“American Horror Story: Apocalypse” takes series to new heights

American Horror Story's latest installment challenges viewers in bold ways.

photo via Wikimedia Commons under creative commons license

American Horror Story's latest installment challenges viewers in bold ways.

Christopher M. Smith, Staff writer

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American Horror Story has just ended its eighth season. This season’s theme was “Apocalypse”, starring Sarah Paulson, Even Peters, Emma Roberts and many other familiar faces. Each season has been more captivating than its previous installment, creating a rapid growth in the AHS fan base. The series started in 2011 with the original “Murder House.” Each following season offered a different story line. For example, the second season is called “Asylum” and was followed by “Coven.”.

What is interesting about “Apocalypse” is that it refers back to other seasons such as “Murder House” and “Coven.” After the first episode of season 8, the apocalypse occurs with nuclear bombs destroying the earth. The witches from season 3 appear, attempting to replenish the earth to its natural state.

Earth was not destroyed by human chaos, but a darker, more satanic being: the antichrist, also known as Michael Langdon. Michael spawned from the murder house in the first season. He gained control over the cooperative (the illuminati) and convinced them to detonate all the nuclear bombs.  The world erupts in flames and Langdon thought he was the only one living. Little did he know, he is accompanied by the indestructible coven.

The 10 episode season shows the battle between good and evil. The witches and the antichrist fight for the position of “supreme” and the condition of the world. Not only is season 3 referred to, but all the characters from season 1, “Murder House”, are in season 8 as well.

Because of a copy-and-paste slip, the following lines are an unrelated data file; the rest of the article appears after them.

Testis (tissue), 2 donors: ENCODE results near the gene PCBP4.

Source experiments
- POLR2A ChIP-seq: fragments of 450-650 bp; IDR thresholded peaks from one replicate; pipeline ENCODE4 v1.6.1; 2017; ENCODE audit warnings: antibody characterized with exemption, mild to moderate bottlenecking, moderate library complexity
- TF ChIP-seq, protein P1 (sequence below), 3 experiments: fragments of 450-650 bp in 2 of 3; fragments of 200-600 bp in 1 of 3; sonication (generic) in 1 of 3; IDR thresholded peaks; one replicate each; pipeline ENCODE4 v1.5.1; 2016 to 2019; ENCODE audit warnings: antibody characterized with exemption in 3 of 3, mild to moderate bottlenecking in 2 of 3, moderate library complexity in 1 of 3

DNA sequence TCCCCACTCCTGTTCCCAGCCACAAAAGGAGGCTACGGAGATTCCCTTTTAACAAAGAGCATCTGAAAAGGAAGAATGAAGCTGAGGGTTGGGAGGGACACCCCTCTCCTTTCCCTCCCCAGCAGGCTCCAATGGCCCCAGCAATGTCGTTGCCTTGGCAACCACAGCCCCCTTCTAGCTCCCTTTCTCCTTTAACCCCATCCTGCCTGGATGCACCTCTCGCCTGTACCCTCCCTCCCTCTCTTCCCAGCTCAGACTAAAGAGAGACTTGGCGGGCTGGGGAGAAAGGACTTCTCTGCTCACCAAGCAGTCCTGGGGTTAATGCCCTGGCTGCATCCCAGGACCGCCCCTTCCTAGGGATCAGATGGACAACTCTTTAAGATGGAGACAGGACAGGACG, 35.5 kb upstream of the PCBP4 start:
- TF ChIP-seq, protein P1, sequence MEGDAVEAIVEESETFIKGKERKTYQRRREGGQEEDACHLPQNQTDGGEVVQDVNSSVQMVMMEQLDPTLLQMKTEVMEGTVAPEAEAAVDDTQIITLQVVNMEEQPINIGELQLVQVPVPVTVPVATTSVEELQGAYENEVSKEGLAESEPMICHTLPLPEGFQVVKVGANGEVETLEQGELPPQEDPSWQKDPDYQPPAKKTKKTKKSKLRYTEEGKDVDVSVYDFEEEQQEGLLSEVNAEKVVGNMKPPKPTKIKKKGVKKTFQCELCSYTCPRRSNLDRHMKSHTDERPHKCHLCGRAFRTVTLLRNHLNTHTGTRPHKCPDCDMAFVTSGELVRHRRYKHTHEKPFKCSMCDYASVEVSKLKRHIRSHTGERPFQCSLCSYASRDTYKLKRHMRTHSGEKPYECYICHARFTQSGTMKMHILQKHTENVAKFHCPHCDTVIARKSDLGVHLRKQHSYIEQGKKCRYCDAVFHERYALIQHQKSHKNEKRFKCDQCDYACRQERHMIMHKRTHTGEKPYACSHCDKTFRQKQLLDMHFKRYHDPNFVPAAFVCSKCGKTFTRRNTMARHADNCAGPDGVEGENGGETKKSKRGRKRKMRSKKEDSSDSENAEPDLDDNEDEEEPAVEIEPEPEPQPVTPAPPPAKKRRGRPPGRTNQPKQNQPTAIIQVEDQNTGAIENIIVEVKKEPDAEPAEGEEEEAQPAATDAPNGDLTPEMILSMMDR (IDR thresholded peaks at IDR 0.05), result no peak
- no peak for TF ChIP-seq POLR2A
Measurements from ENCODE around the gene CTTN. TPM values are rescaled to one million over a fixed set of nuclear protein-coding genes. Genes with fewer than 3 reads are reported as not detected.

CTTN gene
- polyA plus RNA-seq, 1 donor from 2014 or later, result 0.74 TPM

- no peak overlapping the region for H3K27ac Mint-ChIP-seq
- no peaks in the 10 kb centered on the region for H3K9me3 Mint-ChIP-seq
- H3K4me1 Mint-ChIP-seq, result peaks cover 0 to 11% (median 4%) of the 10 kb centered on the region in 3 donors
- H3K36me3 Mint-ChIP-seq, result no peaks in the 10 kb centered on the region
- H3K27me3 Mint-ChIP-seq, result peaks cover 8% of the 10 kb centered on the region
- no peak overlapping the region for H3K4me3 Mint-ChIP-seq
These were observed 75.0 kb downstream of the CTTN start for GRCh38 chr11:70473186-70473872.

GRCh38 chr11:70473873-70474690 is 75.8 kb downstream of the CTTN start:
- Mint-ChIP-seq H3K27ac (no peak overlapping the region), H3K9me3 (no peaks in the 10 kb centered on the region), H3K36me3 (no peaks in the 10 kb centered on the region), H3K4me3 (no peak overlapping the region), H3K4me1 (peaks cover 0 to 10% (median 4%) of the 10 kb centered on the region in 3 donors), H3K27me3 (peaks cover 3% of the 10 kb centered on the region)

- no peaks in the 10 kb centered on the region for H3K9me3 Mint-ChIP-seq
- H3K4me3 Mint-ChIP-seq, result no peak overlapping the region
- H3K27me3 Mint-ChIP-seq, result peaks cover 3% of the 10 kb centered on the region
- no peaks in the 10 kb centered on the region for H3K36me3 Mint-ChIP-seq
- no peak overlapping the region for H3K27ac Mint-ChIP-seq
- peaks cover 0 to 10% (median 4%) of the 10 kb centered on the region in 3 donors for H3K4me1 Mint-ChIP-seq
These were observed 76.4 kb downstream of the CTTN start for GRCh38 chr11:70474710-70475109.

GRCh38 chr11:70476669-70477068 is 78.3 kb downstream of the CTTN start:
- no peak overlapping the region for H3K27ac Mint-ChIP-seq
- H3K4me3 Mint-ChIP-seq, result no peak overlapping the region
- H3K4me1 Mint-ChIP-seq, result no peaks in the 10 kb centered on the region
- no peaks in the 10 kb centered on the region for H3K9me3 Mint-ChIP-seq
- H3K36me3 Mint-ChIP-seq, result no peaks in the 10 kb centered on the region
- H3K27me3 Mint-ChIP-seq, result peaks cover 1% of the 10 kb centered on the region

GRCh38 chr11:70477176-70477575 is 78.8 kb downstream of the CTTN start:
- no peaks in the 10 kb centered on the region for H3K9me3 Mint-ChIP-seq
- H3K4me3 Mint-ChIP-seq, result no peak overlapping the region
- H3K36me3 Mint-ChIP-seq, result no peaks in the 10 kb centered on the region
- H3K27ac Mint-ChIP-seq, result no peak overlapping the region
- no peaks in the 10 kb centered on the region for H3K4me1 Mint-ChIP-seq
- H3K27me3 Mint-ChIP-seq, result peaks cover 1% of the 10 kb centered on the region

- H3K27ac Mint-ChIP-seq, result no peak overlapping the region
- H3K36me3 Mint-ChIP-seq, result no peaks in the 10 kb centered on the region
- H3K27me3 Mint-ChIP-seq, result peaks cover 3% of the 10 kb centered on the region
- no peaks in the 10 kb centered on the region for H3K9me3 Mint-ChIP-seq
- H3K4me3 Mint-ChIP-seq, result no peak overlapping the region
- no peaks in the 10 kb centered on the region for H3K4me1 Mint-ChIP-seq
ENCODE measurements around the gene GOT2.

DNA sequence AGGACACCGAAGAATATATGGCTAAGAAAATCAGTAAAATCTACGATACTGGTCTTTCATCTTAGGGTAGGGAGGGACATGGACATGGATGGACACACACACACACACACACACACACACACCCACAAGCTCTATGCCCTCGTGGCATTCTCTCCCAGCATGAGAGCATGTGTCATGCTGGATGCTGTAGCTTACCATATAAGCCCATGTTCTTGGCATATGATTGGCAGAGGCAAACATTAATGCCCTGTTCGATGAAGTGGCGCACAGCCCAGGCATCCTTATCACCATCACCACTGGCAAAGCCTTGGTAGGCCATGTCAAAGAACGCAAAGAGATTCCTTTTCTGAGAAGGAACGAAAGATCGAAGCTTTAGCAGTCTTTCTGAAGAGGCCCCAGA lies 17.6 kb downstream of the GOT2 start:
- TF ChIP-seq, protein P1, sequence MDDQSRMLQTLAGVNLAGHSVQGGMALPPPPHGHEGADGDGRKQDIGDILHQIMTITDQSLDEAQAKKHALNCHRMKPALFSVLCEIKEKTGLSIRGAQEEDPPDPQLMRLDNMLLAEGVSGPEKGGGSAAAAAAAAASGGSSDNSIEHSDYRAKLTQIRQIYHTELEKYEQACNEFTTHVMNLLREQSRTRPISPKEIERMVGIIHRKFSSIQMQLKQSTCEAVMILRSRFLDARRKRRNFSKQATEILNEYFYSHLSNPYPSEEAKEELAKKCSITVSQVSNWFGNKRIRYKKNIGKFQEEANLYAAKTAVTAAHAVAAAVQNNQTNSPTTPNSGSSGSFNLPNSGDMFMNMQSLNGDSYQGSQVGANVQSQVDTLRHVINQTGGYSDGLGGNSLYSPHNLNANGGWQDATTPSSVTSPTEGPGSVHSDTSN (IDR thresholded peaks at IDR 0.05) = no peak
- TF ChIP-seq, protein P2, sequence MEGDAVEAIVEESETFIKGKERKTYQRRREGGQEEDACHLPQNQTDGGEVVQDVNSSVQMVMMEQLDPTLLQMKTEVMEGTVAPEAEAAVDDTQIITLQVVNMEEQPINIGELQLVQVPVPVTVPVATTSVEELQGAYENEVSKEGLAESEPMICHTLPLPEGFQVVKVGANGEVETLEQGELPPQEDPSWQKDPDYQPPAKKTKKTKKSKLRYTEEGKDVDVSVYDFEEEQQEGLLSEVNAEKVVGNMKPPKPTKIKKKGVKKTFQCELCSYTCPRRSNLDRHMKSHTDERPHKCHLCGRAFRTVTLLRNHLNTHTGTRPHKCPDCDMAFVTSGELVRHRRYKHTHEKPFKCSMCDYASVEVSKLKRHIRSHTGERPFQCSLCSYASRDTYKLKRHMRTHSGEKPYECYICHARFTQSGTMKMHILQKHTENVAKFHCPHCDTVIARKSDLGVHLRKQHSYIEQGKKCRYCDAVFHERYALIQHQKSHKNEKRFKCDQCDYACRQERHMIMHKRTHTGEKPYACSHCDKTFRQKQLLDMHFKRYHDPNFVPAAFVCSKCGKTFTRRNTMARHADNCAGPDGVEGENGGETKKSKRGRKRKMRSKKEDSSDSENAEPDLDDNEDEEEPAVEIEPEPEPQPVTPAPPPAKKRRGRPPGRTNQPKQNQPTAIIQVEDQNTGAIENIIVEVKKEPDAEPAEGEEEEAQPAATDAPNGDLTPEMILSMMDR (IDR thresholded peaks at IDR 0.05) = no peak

The best part about this season was the use of foreshadowing in various events. This technique brought together all the seasons, clearing up any confusion about the dystopia. Nevertheless, this season of American Horror Story is the epitome of a dystopia. The scariest part about the show is how realistic these occurrences seem. The destruction of humanity, the environment, and the economy seems inevitable in this day in age; the AHS producers use the current societal fears to produce the most horrifically captivating  season.

The main character Michael Langdon, played by Cody Fern, is unlike any demonic being I have ever seen. He spent most of the season murdering anyone that crossed his path. Ryan Murphy and Brad Falchuk, the show’s creators, take an interesting approach to the inevitable end of the world. A chilling feeling crawled up my spine watching the apocalypse in our current time period.

The series does an amazing job altering the fantasy of witches and monsters to create a realistic depiction of these creatures. It elicited emotions within myself and other viewers that was real enough to unnerve us, but also provided the magical element of fiction. Therefore, this is quite possibly the best season of American Horror Story yet, and I’m sure viewers are gripping their seats to see what the creators have in store for us next.

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